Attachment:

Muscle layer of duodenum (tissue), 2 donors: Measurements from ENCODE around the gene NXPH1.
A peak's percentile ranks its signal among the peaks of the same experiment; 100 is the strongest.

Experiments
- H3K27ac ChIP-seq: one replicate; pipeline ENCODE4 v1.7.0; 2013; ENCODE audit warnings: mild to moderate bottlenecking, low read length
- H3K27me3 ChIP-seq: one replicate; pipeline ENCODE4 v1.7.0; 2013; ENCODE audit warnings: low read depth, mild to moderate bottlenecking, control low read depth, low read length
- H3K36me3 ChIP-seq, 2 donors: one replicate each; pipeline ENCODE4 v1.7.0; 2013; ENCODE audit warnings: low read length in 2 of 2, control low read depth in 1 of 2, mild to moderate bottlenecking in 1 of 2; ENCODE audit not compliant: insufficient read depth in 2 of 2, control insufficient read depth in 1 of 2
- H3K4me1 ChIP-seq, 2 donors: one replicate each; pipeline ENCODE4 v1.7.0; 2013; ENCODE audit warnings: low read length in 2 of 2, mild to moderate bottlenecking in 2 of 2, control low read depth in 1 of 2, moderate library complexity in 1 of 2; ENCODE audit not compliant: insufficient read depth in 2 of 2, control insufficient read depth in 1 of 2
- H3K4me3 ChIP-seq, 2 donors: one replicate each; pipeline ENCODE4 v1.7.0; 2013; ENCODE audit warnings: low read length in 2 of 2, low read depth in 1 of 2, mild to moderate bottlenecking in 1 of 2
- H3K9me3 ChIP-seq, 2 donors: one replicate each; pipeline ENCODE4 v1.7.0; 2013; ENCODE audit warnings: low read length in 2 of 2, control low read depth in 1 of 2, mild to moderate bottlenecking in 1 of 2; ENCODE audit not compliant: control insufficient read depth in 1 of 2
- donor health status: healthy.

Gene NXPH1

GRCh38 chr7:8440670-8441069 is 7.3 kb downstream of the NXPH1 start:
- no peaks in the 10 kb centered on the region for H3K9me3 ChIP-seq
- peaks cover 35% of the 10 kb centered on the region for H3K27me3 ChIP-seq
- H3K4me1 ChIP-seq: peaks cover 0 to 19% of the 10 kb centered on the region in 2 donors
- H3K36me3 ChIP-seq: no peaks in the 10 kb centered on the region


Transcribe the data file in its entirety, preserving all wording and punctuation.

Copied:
Muscle layer of duodenum (tissue), 2 donors: Measurements from ENCODE around the gene NXPH1.
A peak's percentile ranks its signal among the peaks of the same experiment; 100 is the strongest.

Experiments
- H3K27ac ChIP-seq: one replicate; pipeline ENCODE4 v1.7.0; 2013; ENCODE audit warnings: mild to moderate bottlenecking, low read length
- H3K27me3 ChIP-seq: one replicate; pipeline ENCODE4 v1.7.0; 2013; ENCODE audit warnings: low read depth, mild to moderate bottlenecking, control low read depth, low read length
- H3K36me3 ChIP-seq, 2 donors: one replicate each; pipeline ENCODE4 v1.7.0; 2013; ENCODE audit warnings: low read length in 2 of 2, control low read depth in 1 of 2, mild to moderate bottlenecking in 1 of 2; ENCODE audit not compliant: insufficient read depth in 2 of 2, control insufficient read depth in 1 of 2
- H3K4me1 ChIP-seq, 2 donors: one replicate each; pipeline ENCODE4 v1.7.0; 2013; ENCODE audit warnings: low read length in 2 of 2, mild to moderate bottlenecking in 2 of 2, control low read depth in 1 of 2, moderate library complexity in 1 of 2; ENCODE audit not compliant: insufficient read depth in 2 of 2, control insufficient read depth in 1 of 2
- H3K4me3 ChIP-seq, 2 donors: one replicate each; pipeline ENCODE4 v1.7.0; 2013; ENCODE audit warnings: low read length in 2 of 2, low read depth in 1 of 2, mild to moderate bottlenecking in 1 of 2
- H3K9me3 ChIP-seq, 2 donors: one replicate each; pipeline ENCODE4 v1.7.0; 2013; ENCODE audit warnings: low read length in 2 of 2, control low read depth in 1 of 2, mild to moderate bottlenecking in 1 of 2; ENCODE audit not compliant: control insufficient read depth in 1 of 2
- donor health status: healthy.

Gene NXPH1

GRCh38 chr7:8440670-8441069 is 7.3 kb downstream of the NXPH1 start:
- no peaks in the 10 kb centered on the region for H3K9me3 ChIP-seq
- peaks cover 35% of the 10 kb centered on the region for H3K27me3 ChIP-seq
- H3K4me1 ChIP-seq: peaks cover 0 to 19% of the 10 kb centered on the region in 2 donors
- H3K36me3 ChIP-seq: no peaks in the 10 kb centered on the region